The best putter ever? There’s always room for debate, but Billy Casper’s name has to be in the mix.
Using what some called a pigeon-toed stance and a Golfcraft Caliente putter, now at the USGA’s Golf House in New Jersey, he needed only a record 114 putts in winning the 1955 U.S. Open at Winged Foot.
Talking with Timm Matthews on The ESPN Golf Connection radio show, Casper mentioned that he spent a lot of time practicing his putting, even doing it in the dark as a youngster, and that this helped enable him to develop the touch and feel necessary for success on the green.
“He’d drive a stake through your heart with that putter,” Dave Marr once said.
I once heard that Ben Hogan, never one to mince words or be in the least way sensitive to the feelings of other professionals, once made the comment that if not for his putting, Casper would probably have been selling hot dogs on the 10th tee.
Of course, that’s not entirely true as Casper, using his self-taught swing, was also one of the game’s best in developing a strategic approach, spending more time analyzing a course than he did on the practice tee, He could get in position in the fairways with his low fade off the tee and his accurate approach shots regularly found the green. This is evident from 51 tour titles, including a Masters and a second U.S. Open at the Olympic Club in San Francisco where he overcame a seven-stroke deficit to Arnold Palmer on the back nine and beat him by four strokes in a playoff He was a member of eight Ryder Cup teams, scoring more points than any American with 23.5, and won the Vardon Trophy for the lowest stroke average five times. Definitely all the credentials needed to earn a spot in the World Golf Hall of Fame.
Still active and looking healthy at the age of 80, Casper made a recent appearance at the Bear Creek Golf Club at the DFW International Airport, one of 125 clubs managed by Billy Casper Golf. While not involved in the day to-day operations himself, he admitted, “I just cash the checks.”
Chatting with Bill Greene and myself, Casper offered a gem of a putting tip: “Keep the back of your left hand square to the blade at impact.” Personally, I’ve found this easier to do with my left-hand low and agree with Dave Pelz that this might not be a bad practice for juniors just starting the game.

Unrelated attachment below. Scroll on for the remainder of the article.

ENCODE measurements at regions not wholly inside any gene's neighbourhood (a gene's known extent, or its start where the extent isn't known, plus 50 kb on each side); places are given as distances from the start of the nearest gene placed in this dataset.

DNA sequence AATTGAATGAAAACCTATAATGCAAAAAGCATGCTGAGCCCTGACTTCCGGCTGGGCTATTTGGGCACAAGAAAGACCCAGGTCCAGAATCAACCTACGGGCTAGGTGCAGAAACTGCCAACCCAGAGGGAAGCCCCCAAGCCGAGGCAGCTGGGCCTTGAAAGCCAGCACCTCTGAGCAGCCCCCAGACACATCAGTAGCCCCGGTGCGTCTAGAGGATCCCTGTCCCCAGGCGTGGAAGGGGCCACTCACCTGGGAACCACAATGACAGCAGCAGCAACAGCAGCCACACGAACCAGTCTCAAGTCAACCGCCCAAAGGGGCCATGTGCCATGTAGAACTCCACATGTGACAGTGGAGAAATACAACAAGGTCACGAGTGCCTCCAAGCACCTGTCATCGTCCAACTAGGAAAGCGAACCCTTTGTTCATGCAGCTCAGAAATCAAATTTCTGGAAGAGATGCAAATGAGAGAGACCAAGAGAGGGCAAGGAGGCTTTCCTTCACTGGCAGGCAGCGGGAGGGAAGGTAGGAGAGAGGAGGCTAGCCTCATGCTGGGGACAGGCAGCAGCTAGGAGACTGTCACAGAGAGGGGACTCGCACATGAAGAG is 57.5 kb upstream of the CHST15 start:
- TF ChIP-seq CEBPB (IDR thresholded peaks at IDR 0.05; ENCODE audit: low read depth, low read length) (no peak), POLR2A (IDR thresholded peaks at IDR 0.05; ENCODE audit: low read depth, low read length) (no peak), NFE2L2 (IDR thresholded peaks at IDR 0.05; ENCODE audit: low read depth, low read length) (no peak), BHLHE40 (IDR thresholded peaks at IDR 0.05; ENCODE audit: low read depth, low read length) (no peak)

In addition, Casper looked at Tiger Woods’ recent putting woes and suggested that he just needed to “open and roll his right hand to the right” to avoid all those misses on the right side of the hole.
Pointing to an obvious difference between today’s pros and those from his days, Casper noted that there is little doubt that the equipment and balls plus all the training and course conditions have made a lot of difference. “Distance is the name of the game today,” he said. .
However, he doesn’t always feel that courses have to be lengthened to challenge today’s pros. “Just narrow the fairways and add more rough to put the premium on accurate tee shots,” he said.
Casper doesn’t like the way that some par 5s are turned into long par 4s either, noting that most of those greens were designed for short iron or wedge approaches and couldn’t always hold the longer shots.
“I never had a lesson,” he said, pointing how that has changed with all the teachers now right on the practice tees with their students. “I just learned to play all the different shots out on the course.” I got the impression that he felt today’s pros needed to do a little more of this rather than just hitting off the level lies on the range.
“Back in my days, none of us had anyone like that, but everyone would virtually come to a stop to catch glimpses of Sam Snead hitting,” Casper added.
Casper admitted that when he got older and was playing the Champions Tour that he made changes with his swing. “I couldn’t move my hips and release, so I started taking the club more inside on the takeaway and hooking the ball.”
Looking at Woods’ chances to eclipse Jack Nicklaus’ record of 18 majors, Casper noted that it was doubtful now with all the knee problems and the time he was missing from the game.
Casper admitted that he is busier now than ever before and still enjoys playing. “You just won’t find me back on the black or blue tees.” He also has been spending time working with his grandson and another young player and finishing work on a book scheduled to be released in 2012.